'Resident Evil 7: Biohazard' Review Roundup: Horrifying

Resident Evil 7: Biohazard, sends a very clear message by shifting the traditional third-person viewpoint to the first-person: this is not like other Resident Evil games, it says. For some, this is a major plus for a series that many would argue peaked back at RE4. For others, this is a major warning sign for a series that may have changed too much for its own good. Reviews are out today, and they reflect that essential conflict: some people love it, some people hate it, but it's clear that there was an idea here. People praise the tense sense of fear and anxiety from the series that invented survival horror, but others question the authenticity of that fear. All in all, it seems to be a success: 86 on Metacritic is a triumph, even if there are some low scores in there. Here's what people are saying:

Polygon, 9/10: "I would have been pleasantly surprised with much less than Resident Evil 7 brings to bear. I would have settled for, been excited for "not bad." But the Resident Evil series has thrived for over 20 years now in part because of a willingness to change the franchise, to mutate with the times. Resident Evil 7's changes — especially the shift to first-person — may be off-putting to some. But it's an evolution that fits perfectly into the world and source material Capcom has created. It's hard to know if Resident Evil 7 will stand the test of time as much as classics like the original, or RE4. Taken on its own, however, it's an excellent game that pushes the series in worthy new directions."

GameSpot, 8/10: "By the end of the campaign, I was ready for the game to be over, but that's okay. RE7 ends just as it starts to outstay its welcome, and after the fact, I felt like I'd survived a truly harrowing journey. The boss fights may be slightly inconsistent and certain sections might drag after a while, but RE7 is still a remarkable success. It has a clear vision and executes it with impressive patience and precision. By returning to horror, Resident Evil has once again become something special."

Time, 2.5/5: "It’s hard to say who this game is for. Casual players aren’t touching something with a “7” in the title (nor is it clear will newcomers). Fans of action-angled survival horror like Dead Space or Dying Light may balk at the game’s deliberately poky controls and too easily grasped opponents. Old-school fans seem like the obvious target. But survival horror is a crowded space in 2017, and too much of what Resident Evil 7 is up to we’ve seen elsewhere — and done better."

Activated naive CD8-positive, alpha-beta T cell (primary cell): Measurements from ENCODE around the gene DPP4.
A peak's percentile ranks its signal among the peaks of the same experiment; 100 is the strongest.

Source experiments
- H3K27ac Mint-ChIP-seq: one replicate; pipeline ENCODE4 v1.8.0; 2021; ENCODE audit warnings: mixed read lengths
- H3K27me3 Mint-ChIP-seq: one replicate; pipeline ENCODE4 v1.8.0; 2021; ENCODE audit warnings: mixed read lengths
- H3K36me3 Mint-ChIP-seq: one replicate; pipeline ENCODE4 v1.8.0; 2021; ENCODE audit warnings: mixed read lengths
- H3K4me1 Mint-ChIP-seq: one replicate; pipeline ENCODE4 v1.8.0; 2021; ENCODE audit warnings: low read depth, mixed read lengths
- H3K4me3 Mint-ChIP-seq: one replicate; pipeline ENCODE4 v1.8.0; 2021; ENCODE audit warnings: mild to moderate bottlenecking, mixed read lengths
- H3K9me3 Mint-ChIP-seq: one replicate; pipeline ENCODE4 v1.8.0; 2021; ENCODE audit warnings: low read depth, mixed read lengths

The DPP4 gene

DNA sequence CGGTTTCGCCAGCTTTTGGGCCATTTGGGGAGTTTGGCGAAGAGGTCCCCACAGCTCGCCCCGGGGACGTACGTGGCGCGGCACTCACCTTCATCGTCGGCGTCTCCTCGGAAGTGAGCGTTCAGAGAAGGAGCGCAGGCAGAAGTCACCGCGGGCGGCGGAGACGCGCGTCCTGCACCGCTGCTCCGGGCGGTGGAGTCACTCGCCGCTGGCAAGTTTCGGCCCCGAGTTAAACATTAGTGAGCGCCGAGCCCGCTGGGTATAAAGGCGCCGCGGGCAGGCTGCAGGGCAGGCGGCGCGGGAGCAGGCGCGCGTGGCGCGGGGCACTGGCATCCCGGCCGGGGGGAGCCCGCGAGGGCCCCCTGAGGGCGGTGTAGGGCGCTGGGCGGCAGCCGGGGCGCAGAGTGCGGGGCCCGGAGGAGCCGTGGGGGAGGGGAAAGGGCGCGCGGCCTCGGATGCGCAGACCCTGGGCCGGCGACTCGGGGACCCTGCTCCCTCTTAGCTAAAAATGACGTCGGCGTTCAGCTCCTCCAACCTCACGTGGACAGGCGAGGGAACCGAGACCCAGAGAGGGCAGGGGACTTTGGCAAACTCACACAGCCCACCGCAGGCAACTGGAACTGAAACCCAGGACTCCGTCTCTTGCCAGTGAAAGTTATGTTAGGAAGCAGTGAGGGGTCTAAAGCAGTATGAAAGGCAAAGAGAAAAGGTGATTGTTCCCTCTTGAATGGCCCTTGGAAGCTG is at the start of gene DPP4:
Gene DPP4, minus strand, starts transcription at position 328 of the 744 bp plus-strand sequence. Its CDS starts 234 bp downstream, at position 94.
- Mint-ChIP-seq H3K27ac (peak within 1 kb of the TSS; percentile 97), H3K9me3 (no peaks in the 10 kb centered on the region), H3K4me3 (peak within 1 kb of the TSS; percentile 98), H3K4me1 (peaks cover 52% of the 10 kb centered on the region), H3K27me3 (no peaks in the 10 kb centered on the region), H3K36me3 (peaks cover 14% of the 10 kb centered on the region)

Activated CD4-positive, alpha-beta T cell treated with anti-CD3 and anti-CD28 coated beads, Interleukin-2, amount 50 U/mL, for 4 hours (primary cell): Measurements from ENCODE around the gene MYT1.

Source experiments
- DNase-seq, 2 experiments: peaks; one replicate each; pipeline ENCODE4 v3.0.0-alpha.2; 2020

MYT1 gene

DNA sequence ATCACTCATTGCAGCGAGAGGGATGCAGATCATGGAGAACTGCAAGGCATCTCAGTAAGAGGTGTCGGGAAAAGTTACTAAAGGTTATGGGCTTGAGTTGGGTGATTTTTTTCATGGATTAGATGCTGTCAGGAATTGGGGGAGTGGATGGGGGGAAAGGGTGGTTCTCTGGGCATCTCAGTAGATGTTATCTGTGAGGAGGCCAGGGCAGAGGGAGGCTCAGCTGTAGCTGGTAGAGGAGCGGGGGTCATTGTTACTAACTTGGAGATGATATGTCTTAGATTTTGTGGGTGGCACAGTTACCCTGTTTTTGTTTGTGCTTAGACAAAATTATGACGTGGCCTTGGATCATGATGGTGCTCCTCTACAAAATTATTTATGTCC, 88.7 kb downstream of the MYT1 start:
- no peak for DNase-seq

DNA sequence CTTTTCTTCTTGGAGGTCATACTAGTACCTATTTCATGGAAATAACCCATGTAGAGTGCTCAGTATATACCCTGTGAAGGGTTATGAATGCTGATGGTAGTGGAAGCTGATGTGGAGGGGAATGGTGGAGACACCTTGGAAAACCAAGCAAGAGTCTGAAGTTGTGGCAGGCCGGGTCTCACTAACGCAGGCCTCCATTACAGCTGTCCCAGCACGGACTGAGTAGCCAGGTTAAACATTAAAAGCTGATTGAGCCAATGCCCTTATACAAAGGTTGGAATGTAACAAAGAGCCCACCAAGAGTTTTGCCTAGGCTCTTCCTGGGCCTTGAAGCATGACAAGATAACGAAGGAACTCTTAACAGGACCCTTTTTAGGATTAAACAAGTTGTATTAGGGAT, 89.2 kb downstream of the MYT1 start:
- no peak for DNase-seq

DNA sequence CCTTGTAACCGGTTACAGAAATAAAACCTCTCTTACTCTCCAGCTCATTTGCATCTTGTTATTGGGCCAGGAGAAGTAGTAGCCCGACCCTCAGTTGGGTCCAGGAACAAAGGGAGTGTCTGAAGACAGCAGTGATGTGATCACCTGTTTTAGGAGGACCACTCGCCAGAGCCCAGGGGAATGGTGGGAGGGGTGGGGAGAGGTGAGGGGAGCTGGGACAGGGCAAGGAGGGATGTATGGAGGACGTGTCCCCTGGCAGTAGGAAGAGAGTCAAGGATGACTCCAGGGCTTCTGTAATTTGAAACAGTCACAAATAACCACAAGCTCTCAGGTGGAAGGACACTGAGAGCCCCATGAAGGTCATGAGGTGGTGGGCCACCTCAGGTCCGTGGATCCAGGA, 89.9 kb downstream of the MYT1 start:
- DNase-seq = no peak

The Guardian, 5/5: "2005’s Resident Evil 4 was an astonishing redefinition, not only of its series but also, thanks to the introduction of the ‘over-the-shoulder’ perspective, of third-person action games in general. Resident Evil 7’s impact is more localised, but no less effective. Reinventing older game series’ to fit ever expanding technological boundaries while maintaining their quiddity is one of the great challenges in game design. Indeed, it’s one that Resident Evil’s creators have failed to meet on numerous occasions. Resident Evil 7, by contrast, is a masterclass: breezily new, yet quintessentially in character with its illustrious forbearers."

IGN, 7.7/10: "Resident Evil 7 grounds itself in elements that made the original great while still indulging in a risky new shift in style that both helps and hurts the beloved formula in equal measure. But it’s also the closest a numbered sequel has come to recapturing Resident Evil’s slow, but thrilling and atmospheric adventure game roots in a while — a welcome return that I truly hope to see more of in the future."

(Image: Capcom/Steam)


RESIDENT EVIL 7: BIOHAZARD REVIEW

Resident Evil 7 takes some big risks with the long-running horror series. But even as some succeed and others fall flat, this new first-person take on the formula wisely remembers that it’s survival-horror adventure — composed of tense exploration and careful item-hunting — and not solely its action that made its early predecessors memorable.

With one of the creepiest single settings since the Spencer Mansion and an enticingly bizarre mystery to unravel, this is the most fun I’ve had with a Resident Evil game in years.

The atmosphere in Resident Evil 7 is the strongest the series has seen in a long time, and that’s owed entirely to the eerie Dulvey plantation, to which the player character Ethan has been summoned by a cryptic email from his missing wife. If classic Resident Evil games were rooted in the zombie films of George A. Romero, this is Resident Evil in the tradition of The Texas Chainsaw Massacre, with all the gruesome imagery, dilapidated old shacks, and cannibalistic horrors that come with it.

The atmosphere in Resident Evil 7 is the strongest the series has seen in a long time, and that’s owed entirely to the eerie Dulvey plantation, to which the player character Ethan has been summoned by a cryptic email from his missing wife. If classic Resident Evil games were rooted in the zombie films of George A. Romero, this is Resident Evil in the tradition of The Texas Chainsaw Massacre, with all the gruesome imagery, dilapidated old shacks, and cannibalistic horrors that come with it.